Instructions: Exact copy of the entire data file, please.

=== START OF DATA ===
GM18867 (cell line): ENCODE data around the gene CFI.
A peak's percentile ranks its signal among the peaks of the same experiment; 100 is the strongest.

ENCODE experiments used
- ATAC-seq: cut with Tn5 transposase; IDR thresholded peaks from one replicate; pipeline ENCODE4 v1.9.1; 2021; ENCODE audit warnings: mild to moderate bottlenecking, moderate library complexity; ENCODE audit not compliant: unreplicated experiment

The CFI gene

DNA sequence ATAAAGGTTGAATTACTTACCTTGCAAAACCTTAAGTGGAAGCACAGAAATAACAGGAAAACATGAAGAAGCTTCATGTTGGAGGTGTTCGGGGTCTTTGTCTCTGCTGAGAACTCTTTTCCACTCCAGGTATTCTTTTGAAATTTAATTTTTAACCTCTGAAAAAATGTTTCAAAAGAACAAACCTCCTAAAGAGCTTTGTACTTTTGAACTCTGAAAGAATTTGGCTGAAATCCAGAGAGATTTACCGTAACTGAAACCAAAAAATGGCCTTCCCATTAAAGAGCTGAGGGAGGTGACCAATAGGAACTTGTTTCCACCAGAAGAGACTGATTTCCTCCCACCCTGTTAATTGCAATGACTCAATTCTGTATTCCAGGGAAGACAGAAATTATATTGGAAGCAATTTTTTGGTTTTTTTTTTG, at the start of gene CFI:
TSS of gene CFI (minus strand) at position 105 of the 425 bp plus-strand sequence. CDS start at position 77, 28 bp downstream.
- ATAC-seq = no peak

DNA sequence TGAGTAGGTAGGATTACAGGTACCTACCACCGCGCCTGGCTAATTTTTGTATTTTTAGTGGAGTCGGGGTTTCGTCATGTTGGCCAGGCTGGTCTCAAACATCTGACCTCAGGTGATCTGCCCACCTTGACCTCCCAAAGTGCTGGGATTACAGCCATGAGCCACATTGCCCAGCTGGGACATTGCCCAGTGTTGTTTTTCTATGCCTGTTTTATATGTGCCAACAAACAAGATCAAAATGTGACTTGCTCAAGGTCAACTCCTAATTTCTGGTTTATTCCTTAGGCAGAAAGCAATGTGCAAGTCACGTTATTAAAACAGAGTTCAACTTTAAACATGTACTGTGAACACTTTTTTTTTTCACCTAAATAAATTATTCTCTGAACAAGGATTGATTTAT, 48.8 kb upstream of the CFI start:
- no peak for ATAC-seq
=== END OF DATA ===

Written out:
GM18867 (cell line): ENCODE data around the gene CFI.
A peak's percentile ranks its signal among the peaks of the same experiment; 100 is the strongest.

ENCODE experiments used
- ATAC-seq: cut with Tn5 transposase; IDR thresholded peaks from one replicate; pipeline ENCODE4 v1.9.1; 2021; ENCODE audit warnings: mild to moderate bottlenecking, moderate library complexity; ENCODE audit not compliant: unreplicated experiment

The CFI gene

DNA sequence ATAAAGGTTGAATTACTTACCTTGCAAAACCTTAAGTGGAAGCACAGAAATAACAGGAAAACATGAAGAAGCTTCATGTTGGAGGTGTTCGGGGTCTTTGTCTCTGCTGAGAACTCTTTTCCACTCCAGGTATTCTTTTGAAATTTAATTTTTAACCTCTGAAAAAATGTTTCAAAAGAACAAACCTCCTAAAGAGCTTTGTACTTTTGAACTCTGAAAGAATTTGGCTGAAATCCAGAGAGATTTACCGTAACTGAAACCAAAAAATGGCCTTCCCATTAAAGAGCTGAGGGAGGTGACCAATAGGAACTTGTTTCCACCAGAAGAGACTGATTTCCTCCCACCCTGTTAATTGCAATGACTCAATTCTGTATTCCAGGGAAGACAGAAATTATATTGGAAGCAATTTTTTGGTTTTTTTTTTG, at the start of gene CFI:
TSS of gene CFI (minus strand) at position 105 of the 425 bp plus-strand sequence. CDS start at position 77, 28 bp downstream.
- ATAC-seq = no peak

DNA sequence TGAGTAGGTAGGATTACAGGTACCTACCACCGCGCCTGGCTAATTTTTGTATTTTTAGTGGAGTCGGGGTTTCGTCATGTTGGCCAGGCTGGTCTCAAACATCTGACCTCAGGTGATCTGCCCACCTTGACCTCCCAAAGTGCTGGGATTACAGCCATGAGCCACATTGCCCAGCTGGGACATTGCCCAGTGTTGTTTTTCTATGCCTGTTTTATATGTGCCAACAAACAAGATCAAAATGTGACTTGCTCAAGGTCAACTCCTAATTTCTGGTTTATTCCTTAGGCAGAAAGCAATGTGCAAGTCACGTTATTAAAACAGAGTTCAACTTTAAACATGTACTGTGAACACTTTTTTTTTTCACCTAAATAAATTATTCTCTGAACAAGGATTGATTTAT, 48.8 kb upstream of the CFI start:
- no peak for ATAC-seq